An Exercise in Masculinity

To be fit, I had to be masculine. To find myself, I had to run from masculinity.

Sometimes, when I try to grapple with my relationship to my body, I picture it on a spinning wheel. My body, discombobulated, is somehow invisibly tied to this board. My body is on display. I am not. I am a corporeal figure, watching from a respectable distance. My wispy hand is holding a knife. The tiny blade slips through my fingers, soaring through the air, and I never see where it lands. The point of insertion.

Will it hit my body, or the board? Where does one start and one end?

I am at once living inside my body and observing it. I don’t always feel at home in my flesh. My high school was a single-sex selective school that aimed to unite smarts with sportiness. We were expected to participate in Saturday sport throughout our schooling career, every term, every week.

I never really took to sports in the way that was prescribed.

I’m a chubby lil’ guy. I have a big infectious smile, long curly hair, and thick legs. I’ve always been rounder, smoother, physically and emotionally softer than my male peers. I never liked scrimmages, or rallies around the school before the big rowing competitions. I never quite gelled with the sporting culture.

I always enjoyed the adrenaline rush of running, of movement, of yelling during a game for a moment of catharsis. I would spread my arms like a flightless bird and sprint and grin into the breeze. But the markers of achievement I saw tied any physical success to being a man.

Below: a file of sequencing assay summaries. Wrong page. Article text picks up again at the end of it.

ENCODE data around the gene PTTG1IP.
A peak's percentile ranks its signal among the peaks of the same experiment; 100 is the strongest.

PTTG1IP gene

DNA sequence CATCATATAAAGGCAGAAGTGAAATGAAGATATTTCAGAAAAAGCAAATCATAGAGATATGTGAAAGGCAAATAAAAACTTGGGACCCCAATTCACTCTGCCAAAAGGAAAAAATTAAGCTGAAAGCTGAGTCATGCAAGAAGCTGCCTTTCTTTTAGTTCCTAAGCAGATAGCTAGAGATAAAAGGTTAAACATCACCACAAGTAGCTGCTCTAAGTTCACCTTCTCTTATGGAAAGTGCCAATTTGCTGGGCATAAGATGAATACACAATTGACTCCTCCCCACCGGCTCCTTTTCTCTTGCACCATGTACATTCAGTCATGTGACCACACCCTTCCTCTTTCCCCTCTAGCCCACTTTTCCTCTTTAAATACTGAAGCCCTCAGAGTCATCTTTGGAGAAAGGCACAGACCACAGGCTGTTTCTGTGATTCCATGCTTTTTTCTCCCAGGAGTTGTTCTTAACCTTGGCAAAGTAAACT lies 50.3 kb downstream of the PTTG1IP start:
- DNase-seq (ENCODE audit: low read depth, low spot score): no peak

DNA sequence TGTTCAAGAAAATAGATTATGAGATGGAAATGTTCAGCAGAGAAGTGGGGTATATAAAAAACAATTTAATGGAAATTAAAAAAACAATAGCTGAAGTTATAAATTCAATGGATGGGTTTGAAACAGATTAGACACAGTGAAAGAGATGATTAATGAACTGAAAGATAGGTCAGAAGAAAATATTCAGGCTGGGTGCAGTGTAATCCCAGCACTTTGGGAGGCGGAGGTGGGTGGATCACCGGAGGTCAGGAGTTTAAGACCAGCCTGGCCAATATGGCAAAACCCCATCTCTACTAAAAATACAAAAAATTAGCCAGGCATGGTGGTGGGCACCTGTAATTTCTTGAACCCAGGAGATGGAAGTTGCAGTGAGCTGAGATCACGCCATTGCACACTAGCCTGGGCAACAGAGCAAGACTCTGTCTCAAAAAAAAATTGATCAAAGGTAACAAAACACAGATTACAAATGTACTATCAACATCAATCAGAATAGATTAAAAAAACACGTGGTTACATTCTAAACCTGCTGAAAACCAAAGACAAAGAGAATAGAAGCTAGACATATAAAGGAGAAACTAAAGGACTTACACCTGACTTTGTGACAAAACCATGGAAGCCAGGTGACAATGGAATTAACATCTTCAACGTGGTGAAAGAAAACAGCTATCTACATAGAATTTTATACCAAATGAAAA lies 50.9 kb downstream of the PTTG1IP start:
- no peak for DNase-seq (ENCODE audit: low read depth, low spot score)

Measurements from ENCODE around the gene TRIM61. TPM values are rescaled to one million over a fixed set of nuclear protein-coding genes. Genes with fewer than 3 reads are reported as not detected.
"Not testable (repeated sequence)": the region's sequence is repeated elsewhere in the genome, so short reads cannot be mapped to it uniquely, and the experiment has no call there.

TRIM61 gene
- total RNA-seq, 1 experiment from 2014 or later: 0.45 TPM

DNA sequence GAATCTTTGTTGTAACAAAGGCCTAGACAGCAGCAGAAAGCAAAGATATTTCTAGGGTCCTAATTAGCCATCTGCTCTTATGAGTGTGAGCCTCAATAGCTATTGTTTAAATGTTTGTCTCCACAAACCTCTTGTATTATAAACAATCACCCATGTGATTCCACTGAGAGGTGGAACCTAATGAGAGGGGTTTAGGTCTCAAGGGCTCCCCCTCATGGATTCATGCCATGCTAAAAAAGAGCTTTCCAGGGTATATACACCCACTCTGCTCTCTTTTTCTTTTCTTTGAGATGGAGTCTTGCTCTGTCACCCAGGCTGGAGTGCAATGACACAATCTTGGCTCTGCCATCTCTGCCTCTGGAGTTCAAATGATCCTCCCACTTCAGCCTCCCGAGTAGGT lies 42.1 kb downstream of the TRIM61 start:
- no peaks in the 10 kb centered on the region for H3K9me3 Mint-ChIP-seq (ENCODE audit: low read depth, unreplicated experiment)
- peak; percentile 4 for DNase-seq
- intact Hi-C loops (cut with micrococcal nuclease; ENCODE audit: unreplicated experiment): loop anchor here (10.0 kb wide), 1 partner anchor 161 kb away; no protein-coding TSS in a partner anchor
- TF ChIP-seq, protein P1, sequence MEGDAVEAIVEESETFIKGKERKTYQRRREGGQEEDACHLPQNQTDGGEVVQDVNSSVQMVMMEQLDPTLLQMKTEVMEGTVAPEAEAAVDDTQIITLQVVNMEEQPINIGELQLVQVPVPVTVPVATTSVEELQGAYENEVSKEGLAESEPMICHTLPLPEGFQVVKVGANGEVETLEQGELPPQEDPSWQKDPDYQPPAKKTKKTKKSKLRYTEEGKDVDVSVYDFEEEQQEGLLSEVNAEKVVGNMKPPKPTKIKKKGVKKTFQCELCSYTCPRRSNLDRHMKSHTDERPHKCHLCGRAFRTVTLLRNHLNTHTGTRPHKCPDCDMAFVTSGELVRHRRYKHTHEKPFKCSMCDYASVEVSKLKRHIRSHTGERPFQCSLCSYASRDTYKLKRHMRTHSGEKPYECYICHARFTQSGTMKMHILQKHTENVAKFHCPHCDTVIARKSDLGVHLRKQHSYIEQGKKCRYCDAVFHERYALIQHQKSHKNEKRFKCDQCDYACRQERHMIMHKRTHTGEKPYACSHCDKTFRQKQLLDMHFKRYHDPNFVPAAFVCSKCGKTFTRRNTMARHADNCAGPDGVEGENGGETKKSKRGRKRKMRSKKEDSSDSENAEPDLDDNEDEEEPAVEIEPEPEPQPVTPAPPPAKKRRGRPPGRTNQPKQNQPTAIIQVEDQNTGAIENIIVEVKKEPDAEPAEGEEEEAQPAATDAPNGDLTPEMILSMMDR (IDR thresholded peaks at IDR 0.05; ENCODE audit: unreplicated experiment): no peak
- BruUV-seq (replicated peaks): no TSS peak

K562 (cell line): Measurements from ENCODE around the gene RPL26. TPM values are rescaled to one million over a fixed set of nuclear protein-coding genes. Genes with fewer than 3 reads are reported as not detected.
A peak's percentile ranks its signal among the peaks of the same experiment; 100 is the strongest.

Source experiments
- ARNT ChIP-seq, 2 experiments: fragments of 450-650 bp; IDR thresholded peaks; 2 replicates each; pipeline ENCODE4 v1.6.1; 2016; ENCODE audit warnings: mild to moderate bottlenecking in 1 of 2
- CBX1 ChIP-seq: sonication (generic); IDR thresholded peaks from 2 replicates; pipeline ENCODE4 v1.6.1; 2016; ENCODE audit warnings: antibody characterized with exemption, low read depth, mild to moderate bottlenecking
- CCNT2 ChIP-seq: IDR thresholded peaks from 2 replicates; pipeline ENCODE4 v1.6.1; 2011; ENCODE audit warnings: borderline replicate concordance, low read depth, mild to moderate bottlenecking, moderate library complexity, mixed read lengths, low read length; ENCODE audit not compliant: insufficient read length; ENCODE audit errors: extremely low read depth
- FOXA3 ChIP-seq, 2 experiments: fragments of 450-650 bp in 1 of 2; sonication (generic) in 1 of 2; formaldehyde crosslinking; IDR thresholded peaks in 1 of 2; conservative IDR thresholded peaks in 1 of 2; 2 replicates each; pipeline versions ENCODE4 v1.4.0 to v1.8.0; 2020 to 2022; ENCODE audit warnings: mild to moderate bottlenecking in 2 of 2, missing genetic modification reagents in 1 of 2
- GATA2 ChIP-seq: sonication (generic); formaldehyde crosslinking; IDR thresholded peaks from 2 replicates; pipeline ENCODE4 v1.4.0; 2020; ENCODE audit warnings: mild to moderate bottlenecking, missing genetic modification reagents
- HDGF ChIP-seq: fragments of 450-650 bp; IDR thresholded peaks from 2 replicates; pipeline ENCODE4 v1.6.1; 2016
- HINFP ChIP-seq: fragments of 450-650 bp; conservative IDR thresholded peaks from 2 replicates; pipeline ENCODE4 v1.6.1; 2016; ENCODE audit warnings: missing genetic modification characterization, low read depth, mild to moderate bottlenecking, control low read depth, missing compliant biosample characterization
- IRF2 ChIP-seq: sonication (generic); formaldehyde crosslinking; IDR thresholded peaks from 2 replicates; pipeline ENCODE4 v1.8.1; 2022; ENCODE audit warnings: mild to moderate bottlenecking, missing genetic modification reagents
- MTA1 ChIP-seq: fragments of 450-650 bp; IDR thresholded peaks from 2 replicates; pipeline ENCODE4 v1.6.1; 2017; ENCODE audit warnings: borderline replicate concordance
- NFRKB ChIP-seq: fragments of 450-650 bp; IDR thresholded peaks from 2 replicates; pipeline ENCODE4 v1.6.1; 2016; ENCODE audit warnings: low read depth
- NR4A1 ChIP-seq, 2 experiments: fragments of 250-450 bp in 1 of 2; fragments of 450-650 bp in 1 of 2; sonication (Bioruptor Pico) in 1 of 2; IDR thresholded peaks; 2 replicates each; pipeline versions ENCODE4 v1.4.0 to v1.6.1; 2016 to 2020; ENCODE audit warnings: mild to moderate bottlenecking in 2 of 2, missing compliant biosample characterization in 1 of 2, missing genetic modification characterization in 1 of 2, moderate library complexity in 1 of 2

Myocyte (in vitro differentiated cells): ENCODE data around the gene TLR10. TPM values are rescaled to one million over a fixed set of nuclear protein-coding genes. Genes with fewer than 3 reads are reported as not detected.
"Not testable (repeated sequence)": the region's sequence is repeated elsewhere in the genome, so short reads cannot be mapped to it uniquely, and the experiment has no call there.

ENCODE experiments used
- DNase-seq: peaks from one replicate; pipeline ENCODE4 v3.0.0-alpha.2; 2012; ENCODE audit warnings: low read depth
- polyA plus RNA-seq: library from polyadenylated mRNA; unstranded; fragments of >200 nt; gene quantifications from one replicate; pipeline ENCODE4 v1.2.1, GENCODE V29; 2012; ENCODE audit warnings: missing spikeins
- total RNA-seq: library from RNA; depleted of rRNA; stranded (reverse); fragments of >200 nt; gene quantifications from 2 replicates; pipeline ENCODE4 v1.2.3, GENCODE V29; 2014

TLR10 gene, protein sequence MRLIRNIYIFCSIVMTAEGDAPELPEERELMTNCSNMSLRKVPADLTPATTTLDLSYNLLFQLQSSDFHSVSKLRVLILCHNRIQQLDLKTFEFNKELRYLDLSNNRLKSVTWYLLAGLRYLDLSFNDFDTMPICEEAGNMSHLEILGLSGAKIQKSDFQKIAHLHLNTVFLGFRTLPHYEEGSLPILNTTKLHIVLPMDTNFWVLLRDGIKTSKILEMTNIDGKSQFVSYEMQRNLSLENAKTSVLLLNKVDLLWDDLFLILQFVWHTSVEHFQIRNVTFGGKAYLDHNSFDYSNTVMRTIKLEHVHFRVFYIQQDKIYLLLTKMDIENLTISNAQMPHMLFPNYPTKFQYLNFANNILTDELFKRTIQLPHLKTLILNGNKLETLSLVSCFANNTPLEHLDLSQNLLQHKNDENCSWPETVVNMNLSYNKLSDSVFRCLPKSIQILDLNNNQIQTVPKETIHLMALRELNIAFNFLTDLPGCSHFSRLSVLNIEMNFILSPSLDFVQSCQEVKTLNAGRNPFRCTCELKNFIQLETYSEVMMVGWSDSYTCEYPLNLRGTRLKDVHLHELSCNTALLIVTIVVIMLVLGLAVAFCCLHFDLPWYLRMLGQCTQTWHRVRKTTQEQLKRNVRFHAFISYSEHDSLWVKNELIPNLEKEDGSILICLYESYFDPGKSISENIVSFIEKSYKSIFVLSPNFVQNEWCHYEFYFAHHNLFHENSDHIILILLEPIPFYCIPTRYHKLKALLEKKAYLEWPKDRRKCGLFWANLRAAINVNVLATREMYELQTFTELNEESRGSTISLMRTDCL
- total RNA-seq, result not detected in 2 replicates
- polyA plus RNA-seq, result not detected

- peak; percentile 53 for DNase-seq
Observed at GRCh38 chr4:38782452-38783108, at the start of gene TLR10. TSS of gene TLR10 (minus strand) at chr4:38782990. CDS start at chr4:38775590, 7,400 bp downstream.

Going to the gym and getting stronger made it easier to pick up ladies. Tackling others in rugby was a sign of masculine dominance. Being in a rowing shell meant working with your fellow men to achieve a goal.

To be fit, I had to be masculine. To find myself, I had to run from masculinity.

A body and a board.

Eventually, in the swamp of the 2021 lockdown, I would stumble across an online aerobics program that rewired me. In my little living-room bubble, a perky, vivacious woman encouraged us “ladies” to run, sprint, dance, and sing out loud to the effervescent eighties’ music.

Movement, slowly, became decoupled from the masculine. My body transcends gender in non-bodily ways. My wants for my vessel are more immaterial now — stamina, flexibility, freedom. It is active and passive, working towards a body which matches a spirit I can’t quite pin down.

I am the most physically unfit I’ve ever been. I hung my body on a board and walked away. I dedicated a year to peel through my mind, dissolving and rewiring that which doesn’t serve me anymore, finding new routes, like the one towards my body, which sidestep the brambles of the masculine.

Now begins the task of reconciling the physical and the mental.

A body and a board.

A body and a board and a knife, held in my corporeal hand. But this time, I walk forward and approach my body, inquisitive. I pull my limbs back and slice, watching as the ties which bind my body and the board fall away. The mass limps to the floor. I hoist it over my shoulders like a wounded soldier. I walk away.

I wear my body like a coat. One day it will slip past my fantastical skin and fall into place. For now, it protects me. I must love it.

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